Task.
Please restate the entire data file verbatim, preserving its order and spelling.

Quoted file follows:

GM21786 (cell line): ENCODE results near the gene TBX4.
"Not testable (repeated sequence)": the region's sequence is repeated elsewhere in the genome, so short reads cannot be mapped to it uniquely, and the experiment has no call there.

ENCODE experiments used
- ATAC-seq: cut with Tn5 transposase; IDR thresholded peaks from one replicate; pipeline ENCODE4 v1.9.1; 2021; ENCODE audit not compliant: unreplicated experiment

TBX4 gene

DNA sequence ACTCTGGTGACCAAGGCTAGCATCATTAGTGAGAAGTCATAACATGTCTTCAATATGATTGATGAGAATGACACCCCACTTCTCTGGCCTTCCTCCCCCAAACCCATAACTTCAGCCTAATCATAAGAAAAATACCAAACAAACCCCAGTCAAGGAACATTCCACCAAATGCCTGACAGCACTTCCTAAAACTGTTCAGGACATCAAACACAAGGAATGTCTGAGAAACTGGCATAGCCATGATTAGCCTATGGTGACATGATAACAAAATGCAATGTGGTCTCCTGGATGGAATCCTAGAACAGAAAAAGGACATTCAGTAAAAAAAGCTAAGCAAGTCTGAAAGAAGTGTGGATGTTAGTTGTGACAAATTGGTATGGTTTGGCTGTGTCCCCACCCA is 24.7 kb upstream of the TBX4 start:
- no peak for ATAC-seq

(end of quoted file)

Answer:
GM21786 (cell line): ENCODE results near the gene TBX4.
"Not testable (repeated sequence)": the region's sequence is repeated elsewhere in the genome, so short reads cannot be mapped to it uniquely, and the experiment has no call there.

ENCODE experiments used
- ATAC-seq: cut with Tn5 transposase; IDR thresholded peaks from one replicate; pipeline ENCODE4 v1.9.1; 2021; ENCODE audit not compliant: unreplicated experiment

TBX4 gene

DNA sequence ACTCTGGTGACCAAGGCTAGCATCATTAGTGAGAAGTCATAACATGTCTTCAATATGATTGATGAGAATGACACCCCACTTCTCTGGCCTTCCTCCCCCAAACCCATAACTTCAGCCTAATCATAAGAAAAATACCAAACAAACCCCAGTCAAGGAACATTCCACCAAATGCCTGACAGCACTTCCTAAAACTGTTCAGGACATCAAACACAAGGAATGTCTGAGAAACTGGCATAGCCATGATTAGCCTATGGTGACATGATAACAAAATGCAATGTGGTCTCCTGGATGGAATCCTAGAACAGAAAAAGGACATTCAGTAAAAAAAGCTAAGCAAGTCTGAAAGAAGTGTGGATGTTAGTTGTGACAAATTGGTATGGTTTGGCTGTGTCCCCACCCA is 24.7 kb upstream of the TBX4 start:
- no peak for ATAC-seq